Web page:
Ken Pavia says a weekend report that the Super Fight League is in trouble and in imminent danger of ceasing operations is untrue.
The report noted that several event listings had been removed from the SFL website and concluded that the promotion had cancelled these showings. It also reported personnel changes at the SFL reality television show, currently being filmed in India.
Pavia, CEO of Super Fight League, contacted Fighters Only today to rebut the allegations made in the article, which he says “may be the single most irresponsible piece of journalism I have ever seen in my 21 years as a sports agent and now promoter - the piece is speculative, assumptive and devoid of any reputable sources.”
Regarding the moving of SFL 4 to a later date than originally announced, Pavia said it was “pushed back three weeks so as to feature the finals of the Challengers reality show. With the filming scheduled to conclude the final week of August and our broadcast partner wanting to air the finals, a couple of weeks were needed to air the final episodes and give the participants a few weeks to prepare for the event.”
He described the article’s conclusion - “it seems probable that the events have been cancelled” - as “a gigantic and irresponsible leap” and said that the writer had not contacted anyone at SFL for comment or clarification.
In a long email, he also addressed multiple other items from the report which he says are factually inaccurate. These include the departure from the reality show of Indian fighter Chaitanya Gavli. The report claimed it was money-related but Pavia says it was “related to behavior at the sponsored Indian training facility where all housing, food, and training is paid for, and had ZERO to do with late payments.”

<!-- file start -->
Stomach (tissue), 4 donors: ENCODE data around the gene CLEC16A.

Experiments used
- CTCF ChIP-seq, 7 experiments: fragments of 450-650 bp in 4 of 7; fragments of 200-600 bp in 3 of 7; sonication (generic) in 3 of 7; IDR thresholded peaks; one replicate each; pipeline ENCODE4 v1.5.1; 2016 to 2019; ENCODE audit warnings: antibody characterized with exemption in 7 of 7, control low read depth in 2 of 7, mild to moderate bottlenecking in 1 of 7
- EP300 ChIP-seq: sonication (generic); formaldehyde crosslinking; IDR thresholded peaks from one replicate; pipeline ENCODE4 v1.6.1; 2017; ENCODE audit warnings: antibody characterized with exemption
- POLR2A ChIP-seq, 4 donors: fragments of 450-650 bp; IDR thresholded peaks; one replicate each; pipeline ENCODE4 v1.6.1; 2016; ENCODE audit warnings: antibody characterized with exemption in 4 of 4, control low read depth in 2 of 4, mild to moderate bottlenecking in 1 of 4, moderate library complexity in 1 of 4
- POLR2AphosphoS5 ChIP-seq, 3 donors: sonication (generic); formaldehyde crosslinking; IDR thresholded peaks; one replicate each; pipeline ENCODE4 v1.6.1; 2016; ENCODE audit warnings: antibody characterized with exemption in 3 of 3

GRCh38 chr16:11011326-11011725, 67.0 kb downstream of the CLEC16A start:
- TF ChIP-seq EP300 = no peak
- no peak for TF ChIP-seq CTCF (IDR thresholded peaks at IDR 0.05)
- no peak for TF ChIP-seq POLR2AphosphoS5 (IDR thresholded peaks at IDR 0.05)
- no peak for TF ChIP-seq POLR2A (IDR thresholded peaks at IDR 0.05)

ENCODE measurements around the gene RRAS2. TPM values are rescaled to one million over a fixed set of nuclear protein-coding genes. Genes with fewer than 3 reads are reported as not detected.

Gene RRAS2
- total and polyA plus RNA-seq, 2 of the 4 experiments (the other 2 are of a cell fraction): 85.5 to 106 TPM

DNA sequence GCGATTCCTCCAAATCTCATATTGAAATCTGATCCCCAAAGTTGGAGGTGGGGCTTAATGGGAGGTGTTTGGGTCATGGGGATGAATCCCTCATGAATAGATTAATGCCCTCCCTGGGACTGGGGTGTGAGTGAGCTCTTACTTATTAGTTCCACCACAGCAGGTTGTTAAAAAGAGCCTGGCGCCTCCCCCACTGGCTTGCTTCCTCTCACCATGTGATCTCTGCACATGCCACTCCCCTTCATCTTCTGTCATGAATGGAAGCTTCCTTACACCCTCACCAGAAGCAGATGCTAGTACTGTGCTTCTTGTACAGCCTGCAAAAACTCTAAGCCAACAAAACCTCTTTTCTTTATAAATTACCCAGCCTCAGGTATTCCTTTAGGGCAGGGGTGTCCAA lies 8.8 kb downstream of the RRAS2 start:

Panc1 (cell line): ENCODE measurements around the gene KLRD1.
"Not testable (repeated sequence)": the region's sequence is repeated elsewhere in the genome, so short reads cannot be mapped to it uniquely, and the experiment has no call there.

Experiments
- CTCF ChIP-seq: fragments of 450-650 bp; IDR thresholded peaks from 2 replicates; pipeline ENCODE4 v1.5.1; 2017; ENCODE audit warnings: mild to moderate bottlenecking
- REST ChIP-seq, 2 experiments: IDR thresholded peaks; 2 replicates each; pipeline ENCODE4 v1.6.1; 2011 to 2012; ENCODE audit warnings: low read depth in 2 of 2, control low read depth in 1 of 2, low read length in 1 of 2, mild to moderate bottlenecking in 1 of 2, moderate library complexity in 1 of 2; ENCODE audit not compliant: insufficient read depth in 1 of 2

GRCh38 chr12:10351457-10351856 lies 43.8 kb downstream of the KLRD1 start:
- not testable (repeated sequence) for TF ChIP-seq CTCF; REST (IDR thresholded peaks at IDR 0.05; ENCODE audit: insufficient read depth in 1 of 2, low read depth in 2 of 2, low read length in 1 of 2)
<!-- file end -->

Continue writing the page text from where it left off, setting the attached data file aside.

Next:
“Dan Isaacs was chosen as the head coach for the reality show because he is a highly decorated Indian marital artist and he speaks Hindi the primary language of the show and the competitors. He has assembled a top staff to support his efforts. Serbian fighter Sanja Sucevic was chosen as the female coach because of her impressive win at SFL 1 and was the first choice for the role.
“[The writer] would have his readers believe that these choices were made because he SFL somehow couldn't afford anyone else but he fails to provide any source or support for his personal incorrect beliefs.”
Pavia claims - as he has done consistently - that SFL will be “cash flow positive this year something that took the UFC 10 plus years and tens of millions of dollars to achieve.” He also reiterated his explanation of the SFL business model, which apparently does not rely on ticket sales to generate income. He says this is why tickets were not sold after the first two events.
“The SFL business model varies dramatically from North American MMA. Ours is sponsor and broadcast driven and gate is not a major consideration for revenue. Even though virtually all IPL Cricket matches sell out 40,000 plus venues, the gate revenue pales in comparison to US events,” he says, although there is no denying that attendance looked sparse for the second event.
“It would be interesting to know who these ‘multiple sources’ really are and how they have any clue that ‘the multiple backers’ are starting to lose faith. This is incorrect on so many levels,” added Pavia.
“The truths are the SFL was very pleased with the results from the first three shows, the owners recognized and supported the growth of the events, the Indian fans supported the promotion, the international press covered the events, the model is in place for profitability in year one.”
Fighters Only contacted the writer of the article, James Goyder, and asked for a comment. He refused to identify his sources, in keeping with proper journalistic practice, but did note that Pavia had inadvertently confirmed the departure from the reality show of Chaitanya Gavli. “If I didn’t have sources in the right places, how would I have known that?” he said.
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